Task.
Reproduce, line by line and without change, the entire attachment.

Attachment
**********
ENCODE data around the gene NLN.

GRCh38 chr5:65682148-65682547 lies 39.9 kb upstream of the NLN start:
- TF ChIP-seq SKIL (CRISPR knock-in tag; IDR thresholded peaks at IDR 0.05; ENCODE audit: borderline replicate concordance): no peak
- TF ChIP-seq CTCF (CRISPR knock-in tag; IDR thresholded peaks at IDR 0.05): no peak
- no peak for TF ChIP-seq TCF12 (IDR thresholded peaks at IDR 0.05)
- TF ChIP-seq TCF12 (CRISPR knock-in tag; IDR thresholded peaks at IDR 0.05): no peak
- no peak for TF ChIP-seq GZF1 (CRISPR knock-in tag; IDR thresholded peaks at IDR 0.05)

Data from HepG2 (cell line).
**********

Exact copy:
ENCODE data around the gene NLN.

GRCh38 chr5:65682148-65682547 lies 39.9 kb upstream of the NLN start:
- TF ChIP-seq SKIL (CRISPR knock-in tag; IDR thresholded peaks at IDR 0.05; ENCODE audit: borderline replicate concordance): no peak
- TF ChIP-seq CTCF (CRISPR knock-in tag; IDR thresholded peaks at IDR 0.05): no peak
- no peak for TF ChIP-seq TCF12 (IDR thresholded peaks at IDR 0.05)
- TF ChIP-seq TCF12 (CRISPR knock-in tag; IDR thresholded peaks at IDR 0.05): no peak
- no peak for TF ChIP-seq GZF1 (CRISPR knock-in tag; IDR thresholded peaks at IDR 0.05)

Data from HepG2 (cell line).